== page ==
Ministers push ahead with ZEV mandate
Car makers will have to sell a growing proportion of battery-powered vehicles each year under new targets imposed by government.
In 2024, 22% of all cars sold be each of the big auto manufacturers must be zero emission, with the proportion rising to 80% in 2030.
In 2035, all new car sales must be zero emission.
Last week the government announced that the ban on the sale of new petrol and diesel cars had been moved from 2030 to 2035.
According to the Department for Transport (DfT) there will be a trading scheme which enables manufacturers “to bank compliance in years when they exceed annual targets for use in future years or trade them with other manufacturers that have fallen short. In the first year car manufacturers can borrow for up to 75% of their annual target, falling to 25% in 2026, to support them in the early stages.”
Steve Gooding, director of the RAC Foundation, said:
“While car makers will be working through the small-print that allows for trading of credits between companies the headline trajectory, year-by-year, is now clear.
“However, it’s one thing to tell the auto companies the proportion of car sales that must be zero-emission, it’s quite another persuading drivers that they should buy them.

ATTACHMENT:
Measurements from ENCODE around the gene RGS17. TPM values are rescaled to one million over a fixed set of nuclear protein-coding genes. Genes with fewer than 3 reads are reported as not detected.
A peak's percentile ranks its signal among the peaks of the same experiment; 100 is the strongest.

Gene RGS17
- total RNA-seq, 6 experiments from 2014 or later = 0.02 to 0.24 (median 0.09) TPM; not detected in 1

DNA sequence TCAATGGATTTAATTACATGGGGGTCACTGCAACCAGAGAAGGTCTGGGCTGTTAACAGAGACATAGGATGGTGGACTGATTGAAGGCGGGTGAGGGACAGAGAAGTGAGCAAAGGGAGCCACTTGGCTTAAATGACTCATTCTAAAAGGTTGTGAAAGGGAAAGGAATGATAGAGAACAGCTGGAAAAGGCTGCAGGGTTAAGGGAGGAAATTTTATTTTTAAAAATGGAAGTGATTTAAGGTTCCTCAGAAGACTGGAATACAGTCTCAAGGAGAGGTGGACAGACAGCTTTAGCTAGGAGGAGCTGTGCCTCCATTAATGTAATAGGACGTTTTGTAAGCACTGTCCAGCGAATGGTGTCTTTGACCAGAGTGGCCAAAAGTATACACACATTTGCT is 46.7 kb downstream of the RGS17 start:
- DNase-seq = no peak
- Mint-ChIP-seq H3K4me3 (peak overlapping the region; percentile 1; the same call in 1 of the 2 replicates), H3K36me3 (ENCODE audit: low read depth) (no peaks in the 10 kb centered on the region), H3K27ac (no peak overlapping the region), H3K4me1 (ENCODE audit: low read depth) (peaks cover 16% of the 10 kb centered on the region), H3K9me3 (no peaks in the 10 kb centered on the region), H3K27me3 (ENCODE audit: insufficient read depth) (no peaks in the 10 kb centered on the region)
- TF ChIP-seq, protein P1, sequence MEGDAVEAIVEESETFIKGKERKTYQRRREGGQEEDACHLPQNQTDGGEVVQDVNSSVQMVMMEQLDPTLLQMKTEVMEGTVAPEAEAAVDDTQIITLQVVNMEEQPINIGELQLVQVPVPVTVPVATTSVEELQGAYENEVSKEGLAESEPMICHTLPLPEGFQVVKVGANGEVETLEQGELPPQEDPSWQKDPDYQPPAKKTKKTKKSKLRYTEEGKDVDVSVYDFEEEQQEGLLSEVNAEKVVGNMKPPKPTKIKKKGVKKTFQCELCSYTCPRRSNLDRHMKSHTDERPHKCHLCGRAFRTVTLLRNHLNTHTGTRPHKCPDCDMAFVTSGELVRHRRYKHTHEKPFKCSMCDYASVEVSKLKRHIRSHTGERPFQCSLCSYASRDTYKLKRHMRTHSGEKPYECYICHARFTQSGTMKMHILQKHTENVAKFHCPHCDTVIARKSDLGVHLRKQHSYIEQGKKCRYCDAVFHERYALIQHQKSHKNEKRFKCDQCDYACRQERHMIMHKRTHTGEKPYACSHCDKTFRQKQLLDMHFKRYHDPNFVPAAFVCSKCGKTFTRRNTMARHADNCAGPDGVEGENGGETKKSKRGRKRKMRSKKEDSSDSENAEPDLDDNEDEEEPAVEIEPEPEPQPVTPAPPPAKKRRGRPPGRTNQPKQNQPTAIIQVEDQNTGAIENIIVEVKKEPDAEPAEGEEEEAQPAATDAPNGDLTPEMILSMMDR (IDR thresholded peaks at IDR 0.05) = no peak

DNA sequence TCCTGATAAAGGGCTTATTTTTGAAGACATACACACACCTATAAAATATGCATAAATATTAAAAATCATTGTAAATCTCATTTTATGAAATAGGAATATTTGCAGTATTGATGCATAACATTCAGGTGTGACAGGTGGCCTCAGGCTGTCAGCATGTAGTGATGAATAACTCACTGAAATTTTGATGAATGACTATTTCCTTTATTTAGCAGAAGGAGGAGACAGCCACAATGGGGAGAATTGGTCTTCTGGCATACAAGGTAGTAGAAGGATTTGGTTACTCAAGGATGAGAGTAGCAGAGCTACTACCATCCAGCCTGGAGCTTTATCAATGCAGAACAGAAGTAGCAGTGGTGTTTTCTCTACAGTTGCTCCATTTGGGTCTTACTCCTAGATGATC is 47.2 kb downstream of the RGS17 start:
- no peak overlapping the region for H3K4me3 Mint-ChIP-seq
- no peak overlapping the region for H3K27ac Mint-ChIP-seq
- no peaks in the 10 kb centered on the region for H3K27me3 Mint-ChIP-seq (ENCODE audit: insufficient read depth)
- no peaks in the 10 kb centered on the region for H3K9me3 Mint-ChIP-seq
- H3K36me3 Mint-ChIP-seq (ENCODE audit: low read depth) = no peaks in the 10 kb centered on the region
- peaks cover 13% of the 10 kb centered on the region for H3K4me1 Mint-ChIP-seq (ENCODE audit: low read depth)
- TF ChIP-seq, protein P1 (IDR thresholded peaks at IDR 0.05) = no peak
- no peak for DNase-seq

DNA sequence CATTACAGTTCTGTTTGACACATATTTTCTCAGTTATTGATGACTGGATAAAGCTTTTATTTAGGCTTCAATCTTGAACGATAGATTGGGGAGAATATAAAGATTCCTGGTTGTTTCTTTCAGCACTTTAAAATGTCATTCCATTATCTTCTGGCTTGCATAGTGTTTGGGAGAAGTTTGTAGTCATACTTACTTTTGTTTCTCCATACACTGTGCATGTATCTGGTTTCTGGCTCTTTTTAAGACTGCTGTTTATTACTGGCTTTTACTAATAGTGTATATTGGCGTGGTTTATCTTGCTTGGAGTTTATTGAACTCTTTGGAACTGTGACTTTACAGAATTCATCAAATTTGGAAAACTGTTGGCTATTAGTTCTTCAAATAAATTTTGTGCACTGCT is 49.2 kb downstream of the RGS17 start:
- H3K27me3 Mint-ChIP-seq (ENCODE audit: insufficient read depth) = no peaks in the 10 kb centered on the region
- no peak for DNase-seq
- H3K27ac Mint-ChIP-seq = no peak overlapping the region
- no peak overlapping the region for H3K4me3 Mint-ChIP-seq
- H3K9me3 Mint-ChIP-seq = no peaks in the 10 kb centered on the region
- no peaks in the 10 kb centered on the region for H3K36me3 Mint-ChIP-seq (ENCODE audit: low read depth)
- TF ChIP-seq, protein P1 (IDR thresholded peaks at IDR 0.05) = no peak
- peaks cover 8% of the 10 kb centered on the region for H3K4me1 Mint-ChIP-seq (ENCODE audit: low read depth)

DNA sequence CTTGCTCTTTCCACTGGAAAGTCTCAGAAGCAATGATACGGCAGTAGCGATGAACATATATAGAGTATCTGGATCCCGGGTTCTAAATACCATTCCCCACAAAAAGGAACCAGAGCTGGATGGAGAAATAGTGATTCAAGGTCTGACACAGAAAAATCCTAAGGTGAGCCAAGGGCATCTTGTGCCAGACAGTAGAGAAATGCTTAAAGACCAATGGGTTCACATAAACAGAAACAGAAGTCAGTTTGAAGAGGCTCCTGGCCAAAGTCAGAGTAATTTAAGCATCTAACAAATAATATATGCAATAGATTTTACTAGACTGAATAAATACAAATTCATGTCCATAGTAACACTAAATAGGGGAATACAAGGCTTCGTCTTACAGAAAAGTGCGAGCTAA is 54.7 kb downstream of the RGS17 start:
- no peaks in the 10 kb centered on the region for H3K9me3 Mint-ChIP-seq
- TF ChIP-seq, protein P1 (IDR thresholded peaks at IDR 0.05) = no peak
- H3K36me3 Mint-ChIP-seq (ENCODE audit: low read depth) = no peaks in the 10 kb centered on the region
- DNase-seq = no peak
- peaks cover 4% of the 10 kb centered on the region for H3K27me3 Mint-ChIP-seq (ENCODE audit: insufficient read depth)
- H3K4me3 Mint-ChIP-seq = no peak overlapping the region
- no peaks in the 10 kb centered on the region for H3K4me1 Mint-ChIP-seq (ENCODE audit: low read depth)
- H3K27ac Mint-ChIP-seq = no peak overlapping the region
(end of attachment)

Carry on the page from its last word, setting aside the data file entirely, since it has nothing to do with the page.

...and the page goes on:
“The task for the auto sector now becomes one of convincing motorists in rapidly increasing numbers to make the switch to electric motoring, and to do so on the basis of ramping up the supply of affordable battery electric options.
“The Government can’t dodge its own responsibilities for addressing motorists’ concerns about going electric, rooted in the need for a comprehensive, user-friendly and reliable public charging network, backed up by consumer protection regulations with real teeth.
“This announcement confirms which way the wind is blowing – whilst the outright ban on the sale of new petrol and diesel cars may have been pushed back five years in practice by 2030 new fossil fuelled cars will have all but disappeared from showrooms.”
According to the DfT “regulation will also apply to non-ZEVs to ensure that their emissions do not get any worse. On a manufacturer-by-manufacturer basis, non-ZEV CO2 emissions will be baselined according to 2021 emissions, using the higher value of either the manufacturer’s non-ZEV CO2 average, or their whole fleet CO2 target.
“This target will then apply to manufacturer’s non-ZEVs until at least 2030.
“In line with the Climate Change Act, this will also be a market-based mechanism, allowing manufacturers to trade allowances as necessary.”
The DfT added that it was removing a “previous requirement for all non-ZEV vehicles to have a ‘significant zero emission capability’… This is to give manufacturers and consumers more choice on how they reduce emissions. It reflects the latest research on the emissions performance of different technologies and the real world rates of charging of PHEVs.”
Philip Gomm – Head of External Communications – RAC Foundation
[email protected] | 07711 776448
Notes to editors:
The RAC Foundation is a transport policy and research organisation that explores the economic, mobility, safety and environmental issues relating to roads and their users.
The Foundation publishes independent and authoritative research with which it promotes informed debate and advocates policy in the interest of the responsible motorist. All the Foundation’s work is available at: www.racfoundation.org